So your neighbour has already extended but doesn't want you to do the same? Did I get that right?
How cheeky! If you have been given planning permission to go ahead, then you may do so. But you have to get that agreement signed. You need to instruct a surveyor. It may get expensive, but the fact that they already have extended their home will mean that their surveyor will probably point this out to them. You are not setting a precedence in the street, if that is correct.
We have been in this position too, and we did lose the relationship with one neighbour. But we got the extension we were entitled to. Regardless of neighbours jealous rants.
Take photos of their side and yours. Log everything on paper. That way they will have the assurance that you are taking their worries seriously.
Our neighbour wanted us to make our extension much smaller as it would suit her. But it was not her house that was being extended and she wasn't the one paying for it. Or living in it.
We did everything we could to make the time easier. For both sides. we fixed anything that went wrong, bit nothing major did. It's a very stressful time, but it was worth every penny and now our neighbour has left. So if we had danced to her tune, we'd have been left with an extension we didn't really like and were left with whilst she has moved on.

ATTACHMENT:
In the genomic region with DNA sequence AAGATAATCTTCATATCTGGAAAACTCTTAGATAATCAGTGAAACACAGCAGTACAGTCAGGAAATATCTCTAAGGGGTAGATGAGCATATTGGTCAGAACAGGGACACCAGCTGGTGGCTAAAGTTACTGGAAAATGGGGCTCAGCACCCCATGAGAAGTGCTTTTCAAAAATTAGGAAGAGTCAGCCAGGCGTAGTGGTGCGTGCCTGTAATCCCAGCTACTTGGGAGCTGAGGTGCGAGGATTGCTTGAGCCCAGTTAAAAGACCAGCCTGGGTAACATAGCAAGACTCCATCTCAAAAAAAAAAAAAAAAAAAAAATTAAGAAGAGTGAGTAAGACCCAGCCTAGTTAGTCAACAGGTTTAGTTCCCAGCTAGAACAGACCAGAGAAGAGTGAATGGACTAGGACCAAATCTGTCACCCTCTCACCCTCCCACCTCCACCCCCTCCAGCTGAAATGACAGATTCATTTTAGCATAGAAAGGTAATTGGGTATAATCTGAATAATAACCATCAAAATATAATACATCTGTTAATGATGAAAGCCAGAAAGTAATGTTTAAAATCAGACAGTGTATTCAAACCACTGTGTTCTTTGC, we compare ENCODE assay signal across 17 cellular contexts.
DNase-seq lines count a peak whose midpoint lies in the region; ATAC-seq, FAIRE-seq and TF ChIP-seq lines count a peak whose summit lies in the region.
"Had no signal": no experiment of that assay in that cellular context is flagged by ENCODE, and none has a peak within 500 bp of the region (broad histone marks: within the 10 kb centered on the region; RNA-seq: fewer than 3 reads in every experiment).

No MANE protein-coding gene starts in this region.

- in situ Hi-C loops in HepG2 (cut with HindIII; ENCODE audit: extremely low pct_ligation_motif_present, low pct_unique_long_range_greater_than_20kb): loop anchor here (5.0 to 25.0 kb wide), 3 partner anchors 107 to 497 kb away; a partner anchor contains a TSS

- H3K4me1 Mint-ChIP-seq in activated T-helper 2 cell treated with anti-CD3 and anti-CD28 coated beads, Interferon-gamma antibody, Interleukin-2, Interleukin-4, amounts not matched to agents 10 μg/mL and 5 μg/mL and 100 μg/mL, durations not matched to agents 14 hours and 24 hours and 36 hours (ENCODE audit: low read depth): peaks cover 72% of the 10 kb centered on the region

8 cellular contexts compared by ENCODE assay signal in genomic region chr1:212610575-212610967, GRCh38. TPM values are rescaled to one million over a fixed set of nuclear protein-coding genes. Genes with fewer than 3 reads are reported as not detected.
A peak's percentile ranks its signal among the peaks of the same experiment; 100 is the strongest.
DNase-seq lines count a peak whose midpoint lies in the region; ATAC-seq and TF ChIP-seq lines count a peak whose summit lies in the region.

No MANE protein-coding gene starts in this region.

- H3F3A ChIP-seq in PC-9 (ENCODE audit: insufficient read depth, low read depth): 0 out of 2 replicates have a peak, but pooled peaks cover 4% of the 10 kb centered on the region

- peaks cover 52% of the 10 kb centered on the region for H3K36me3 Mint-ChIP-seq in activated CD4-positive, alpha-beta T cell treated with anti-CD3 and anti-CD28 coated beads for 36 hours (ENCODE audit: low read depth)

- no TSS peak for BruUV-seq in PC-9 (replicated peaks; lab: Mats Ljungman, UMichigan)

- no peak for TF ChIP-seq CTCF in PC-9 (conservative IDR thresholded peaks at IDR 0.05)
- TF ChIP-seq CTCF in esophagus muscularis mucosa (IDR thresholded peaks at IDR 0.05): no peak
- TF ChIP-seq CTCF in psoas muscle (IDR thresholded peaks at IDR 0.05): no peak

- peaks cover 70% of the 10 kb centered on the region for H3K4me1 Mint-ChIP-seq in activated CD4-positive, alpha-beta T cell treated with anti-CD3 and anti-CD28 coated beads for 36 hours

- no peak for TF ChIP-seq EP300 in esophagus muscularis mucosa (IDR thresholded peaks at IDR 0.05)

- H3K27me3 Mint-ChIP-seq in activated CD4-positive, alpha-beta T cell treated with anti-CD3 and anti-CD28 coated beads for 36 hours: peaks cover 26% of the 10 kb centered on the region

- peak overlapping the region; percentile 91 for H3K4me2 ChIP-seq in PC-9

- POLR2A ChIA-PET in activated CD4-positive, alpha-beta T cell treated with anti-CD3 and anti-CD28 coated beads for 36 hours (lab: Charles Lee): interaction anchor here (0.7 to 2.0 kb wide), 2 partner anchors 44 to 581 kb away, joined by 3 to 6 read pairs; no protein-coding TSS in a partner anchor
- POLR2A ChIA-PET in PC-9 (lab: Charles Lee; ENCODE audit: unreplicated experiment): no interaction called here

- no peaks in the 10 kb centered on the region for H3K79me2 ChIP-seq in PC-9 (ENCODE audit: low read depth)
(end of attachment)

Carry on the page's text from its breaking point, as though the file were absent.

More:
Well they are not cooperative at all and now they have line up three rubbishy bin to edge of there boundary so that I can't even open one side of the car on my drive to let the kid out
Matters such as party wall agreements are normally civil matters which don't fall under the remit of planning, so technically you can start the work (provided you have fulfilled all the conditions on your permission) However, if there is a civil dispute, legal action can prevent you continuing with the work - planning permission would not outweigh this.
We will not be using his wall, our extension will be offset from his wall
Party wall agreements are a completely separate issue to planning.
i think you need to talk to a solicitor.
i agree with Blu.
from what you aee saying now, it sounds as if communication has really broken down and will not easily be sorted.
so now u know how they really feel and if you cancelled, could u go back to a friendly relationship?
best of luck
You need to appoint a party wall surveyor for them. Go round and talk to them but if you get nowhere send a letter recorded delivery giving them 14 days to appoint a surveyor or you will. Them not signing the agreement doesn't stop you doing the work-they can't stop you but you do need to follow the rules to the letter or they could take you to court. We paid £3000 for 2 surveyors and still fell out....